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Civic Engagement

This past week marked the beginning of another term and a new year. As I know I have said before, this time of year leads to reflection on the past year and inspires considerations of goals for the future.

Events in the media over the last month or so have provoked a lot of thought for me about our role as a School in teaching and guiding you for life beyond this building. Our fundamental purpose is to prepare you, our students, for your educational next steps by supporting you in learning how to learn. In addition, it is vital for us to encourage you to question, to challenge and to use your abilities to foster change for the betterment of others.

Our school was founded with the mission of not only of providing a unique educational experience but also ensuring that students are civically engaged.

Civic engagement suggests that people have the ability to define the public good, assist in determining the policies by which they will seek this good, and makes it possible to reform or replace institutions that do not serve that good.  Those who are civically engaged have the capacity to identify and address issues of public concern.

The events in Pakistan and India, where women’s rights to education as well as gender equality were so clearly called into question, concern me, and I hope our community. I found myself stewing about how, as educators of girls and young women, we can ensure that we instill a fire and conviction in all of our students to get involved in drawing attention to issues and inequities that exist.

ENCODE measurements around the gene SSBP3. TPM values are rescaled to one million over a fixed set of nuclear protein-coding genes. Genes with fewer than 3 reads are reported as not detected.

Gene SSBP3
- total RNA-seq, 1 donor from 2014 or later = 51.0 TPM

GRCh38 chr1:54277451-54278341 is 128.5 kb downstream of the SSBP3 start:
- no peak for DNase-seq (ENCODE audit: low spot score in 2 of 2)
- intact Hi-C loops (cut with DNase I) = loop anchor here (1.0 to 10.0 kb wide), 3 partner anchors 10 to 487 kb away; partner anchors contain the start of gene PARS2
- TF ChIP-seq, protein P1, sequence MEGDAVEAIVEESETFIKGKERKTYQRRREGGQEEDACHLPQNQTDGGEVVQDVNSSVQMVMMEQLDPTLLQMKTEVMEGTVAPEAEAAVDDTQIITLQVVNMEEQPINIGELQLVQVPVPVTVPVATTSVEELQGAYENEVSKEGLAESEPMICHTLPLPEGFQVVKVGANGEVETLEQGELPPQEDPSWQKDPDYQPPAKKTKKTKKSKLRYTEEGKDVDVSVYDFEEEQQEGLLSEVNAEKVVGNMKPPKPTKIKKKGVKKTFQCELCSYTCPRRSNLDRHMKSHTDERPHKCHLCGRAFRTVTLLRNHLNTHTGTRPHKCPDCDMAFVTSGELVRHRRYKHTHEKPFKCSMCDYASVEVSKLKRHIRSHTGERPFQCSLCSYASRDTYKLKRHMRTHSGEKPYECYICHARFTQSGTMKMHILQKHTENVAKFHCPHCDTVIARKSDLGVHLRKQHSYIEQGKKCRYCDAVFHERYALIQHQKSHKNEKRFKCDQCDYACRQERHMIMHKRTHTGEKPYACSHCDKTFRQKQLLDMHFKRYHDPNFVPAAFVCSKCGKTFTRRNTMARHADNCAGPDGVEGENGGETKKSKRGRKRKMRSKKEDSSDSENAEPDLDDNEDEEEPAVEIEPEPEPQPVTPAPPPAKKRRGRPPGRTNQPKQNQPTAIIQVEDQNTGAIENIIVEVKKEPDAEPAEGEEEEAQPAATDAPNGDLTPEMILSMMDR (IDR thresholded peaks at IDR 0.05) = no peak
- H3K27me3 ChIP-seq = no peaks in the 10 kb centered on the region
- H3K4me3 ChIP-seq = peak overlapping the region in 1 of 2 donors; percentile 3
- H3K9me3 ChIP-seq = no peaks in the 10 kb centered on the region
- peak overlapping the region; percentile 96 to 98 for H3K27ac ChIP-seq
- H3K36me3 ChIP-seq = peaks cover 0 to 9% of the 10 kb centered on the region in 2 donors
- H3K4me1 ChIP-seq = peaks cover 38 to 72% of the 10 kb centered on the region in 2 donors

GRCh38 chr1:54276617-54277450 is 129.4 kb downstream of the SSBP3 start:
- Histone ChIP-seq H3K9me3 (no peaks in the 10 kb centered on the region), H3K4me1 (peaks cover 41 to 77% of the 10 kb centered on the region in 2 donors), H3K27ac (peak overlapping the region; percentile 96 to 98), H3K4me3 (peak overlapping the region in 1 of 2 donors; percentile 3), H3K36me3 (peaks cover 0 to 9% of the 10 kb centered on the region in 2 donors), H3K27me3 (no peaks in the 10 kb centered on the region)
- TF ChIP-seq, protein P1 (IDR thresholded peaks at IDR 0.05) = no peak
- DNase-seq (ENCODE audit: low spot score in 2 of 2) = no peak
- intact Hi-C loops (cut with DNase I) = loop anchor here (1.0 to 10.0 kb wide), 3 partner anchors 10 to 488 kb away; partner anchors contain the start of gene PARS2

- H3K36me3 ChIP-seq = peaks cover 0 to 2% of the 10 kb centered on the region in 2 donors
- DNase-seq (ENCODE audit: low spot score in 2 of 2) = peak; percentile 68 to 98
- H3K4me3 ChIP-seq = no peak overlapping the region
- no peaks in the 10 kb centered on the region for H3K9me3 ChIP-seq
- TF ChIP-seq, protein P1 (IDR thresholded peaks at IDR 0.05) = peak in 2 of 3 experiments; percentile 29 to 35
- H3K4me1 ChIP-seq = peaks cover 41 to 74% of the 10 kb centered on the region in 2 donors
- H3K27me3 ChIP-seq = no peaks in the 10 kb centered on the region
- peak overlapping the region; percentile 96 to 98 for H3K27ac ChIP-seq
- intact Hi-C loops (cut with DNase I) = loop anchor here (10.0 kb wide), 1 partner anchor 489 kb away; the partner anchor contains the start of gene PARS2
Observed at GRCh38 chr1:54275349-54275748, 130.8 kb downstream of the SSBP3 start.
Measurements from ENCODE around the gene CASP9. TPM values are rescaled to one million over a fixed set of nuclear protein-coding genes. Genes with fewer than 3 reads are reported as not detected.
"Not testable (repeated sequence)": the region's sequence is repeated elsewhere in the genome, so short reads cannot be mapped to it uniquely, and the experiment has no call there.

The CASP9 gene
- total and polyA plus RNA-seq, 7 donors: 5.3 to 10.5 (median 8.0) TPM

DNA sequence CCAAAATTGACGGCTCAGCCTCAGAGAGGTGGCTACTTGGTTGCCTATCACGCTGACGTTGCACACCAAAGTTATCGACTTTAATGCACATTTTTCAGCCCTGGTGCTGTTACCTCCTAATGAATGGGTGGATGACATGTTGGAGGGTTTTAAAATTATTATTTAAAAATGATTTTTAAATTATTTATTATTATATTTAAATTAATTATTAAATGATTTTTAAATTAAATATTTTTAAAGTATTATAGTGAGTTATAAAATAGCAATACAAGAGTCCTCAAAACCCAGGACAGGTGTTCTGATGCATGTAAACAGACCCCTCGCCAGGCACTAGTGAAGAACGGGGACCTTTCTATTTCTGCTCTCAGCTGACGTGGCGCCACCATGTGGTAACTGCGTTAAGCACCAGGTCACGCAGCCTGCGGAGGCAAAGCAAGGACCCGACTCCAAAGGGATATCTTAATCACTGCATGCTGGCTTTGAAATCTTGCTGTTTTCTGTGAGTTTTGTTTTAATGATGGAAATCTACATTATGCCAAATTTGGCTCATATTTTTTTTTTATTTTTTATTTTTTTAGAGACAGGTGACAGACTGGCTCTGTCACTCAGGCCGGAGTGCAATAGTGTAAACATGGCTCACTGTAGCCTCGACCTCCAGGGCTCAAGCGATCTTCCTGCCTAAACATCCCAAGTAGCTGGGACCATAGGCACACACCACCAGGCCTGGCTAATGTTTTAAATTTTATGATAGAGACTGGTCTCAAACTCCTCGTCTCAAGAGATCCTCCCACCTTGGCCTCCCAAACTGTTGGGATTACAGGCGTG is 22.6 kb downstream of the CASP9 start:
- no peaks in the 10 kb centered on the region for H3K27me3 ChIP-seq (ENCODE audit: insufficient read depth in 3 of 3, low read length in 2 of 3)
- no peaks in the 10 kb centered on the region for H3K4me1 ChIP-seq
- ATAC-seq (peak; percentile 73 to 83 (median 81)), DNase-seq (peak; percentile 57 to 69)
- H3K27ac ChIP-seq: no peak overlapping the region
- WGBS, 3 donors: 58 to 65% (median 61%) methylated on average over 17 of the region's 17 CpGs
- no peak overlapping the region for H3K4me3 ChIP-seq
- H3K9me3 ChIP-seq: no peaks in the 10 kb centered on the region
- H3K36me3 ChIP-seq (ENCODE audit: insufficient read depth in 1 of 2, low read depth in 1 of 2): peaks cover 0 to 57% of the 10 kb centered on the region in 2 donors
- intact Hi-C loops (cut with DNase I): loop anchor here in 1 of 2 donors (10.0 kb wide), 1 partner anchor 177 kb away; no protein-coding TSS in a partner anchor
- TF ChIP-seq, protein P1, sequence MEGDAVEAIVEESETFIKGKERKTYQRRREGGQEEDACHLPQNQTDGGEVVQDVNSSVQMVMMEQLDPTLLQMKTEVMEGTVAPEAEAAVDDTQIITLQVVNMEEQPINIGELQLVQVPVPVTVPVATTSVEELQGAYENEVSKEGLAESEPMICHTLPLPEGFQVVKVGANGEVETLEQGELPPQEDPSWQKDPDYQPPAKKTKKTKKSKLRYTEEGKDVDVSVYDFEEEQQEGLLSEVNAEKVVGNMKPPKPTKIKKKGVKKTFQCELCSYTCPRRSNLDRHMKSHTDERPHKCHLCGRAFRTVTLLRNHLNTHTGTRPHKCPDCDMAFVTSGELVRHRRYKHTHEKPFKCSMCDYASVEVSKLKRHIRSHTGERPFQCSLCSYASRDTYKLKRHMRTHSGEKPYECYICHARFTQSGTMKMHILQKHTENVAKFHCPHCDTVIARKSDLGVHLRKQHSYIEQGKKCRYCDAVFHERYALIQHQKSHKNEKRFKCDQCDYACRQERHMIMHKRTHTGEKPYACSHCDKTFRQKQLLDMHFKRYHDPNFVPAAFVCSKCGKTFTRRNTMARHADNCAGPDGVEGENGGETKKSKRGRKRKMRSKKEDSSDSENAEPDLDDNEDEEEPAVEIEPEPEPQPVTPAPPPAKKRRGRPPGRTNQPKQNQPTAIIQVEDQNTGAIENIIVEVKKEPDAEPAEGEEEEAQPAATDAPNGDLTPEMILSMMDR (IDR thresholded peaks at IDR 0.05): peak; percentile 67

As an all-girls school, where we aspire to ensure that our students believe that they can do whatever it is they dream to do, it can be a challenge at times to remind them that women still have struggles for equality and that they cannot assume that it is easy beyond our world at St. Clement’s. I think my reflection over the last while has been on the question of how, in an all-girls school where we are surrounded with people who fundamentally believe in the importance of girls and women’s being treated equally, and in an environment of privilege, how do we ensure that we don’t become complacent and disconnected from the realities of the outside world, and how do we ensure that our students, with their intelligence, their compassion and their courage, are inspired to address issues?

We are committed as a School to giving back to our community. We have done wonderful work to support a number of organizations and charities for over a hundred years. Last month saw the second year of our Community Service Day when we gave time, food and clothing, rather than money, to those less fortunate within the Greater Toronto Area. In just over a week, many of us will be watching Lumina, our fashion design show, which raises substantial funds for designated charities. All of these things are important and impactful.

But the question I find myself asking is: Are we using our intelligence, our courage and our compassion to effect change for the greater good? We give a tremendous amount, but are we engaged in trying to CHANGE what is wrong in our communities and in the world? Are we civically engaged to the extent that we can be?

As we begin another term, I would ask us all to take some time over the next little while, with a new year ahead of us, to really consider how we can become more civically engaged. How can we better identify and address issues of public concern?

We are members of a powerful community- a community that has always understood the importance of excellence in education and participation in our community. Let us ensure that we leverage our passion, curiosity, courage and compassion such that we are able to ensure the greater good in our communities- be it within our school, in our city, our country or around the world.


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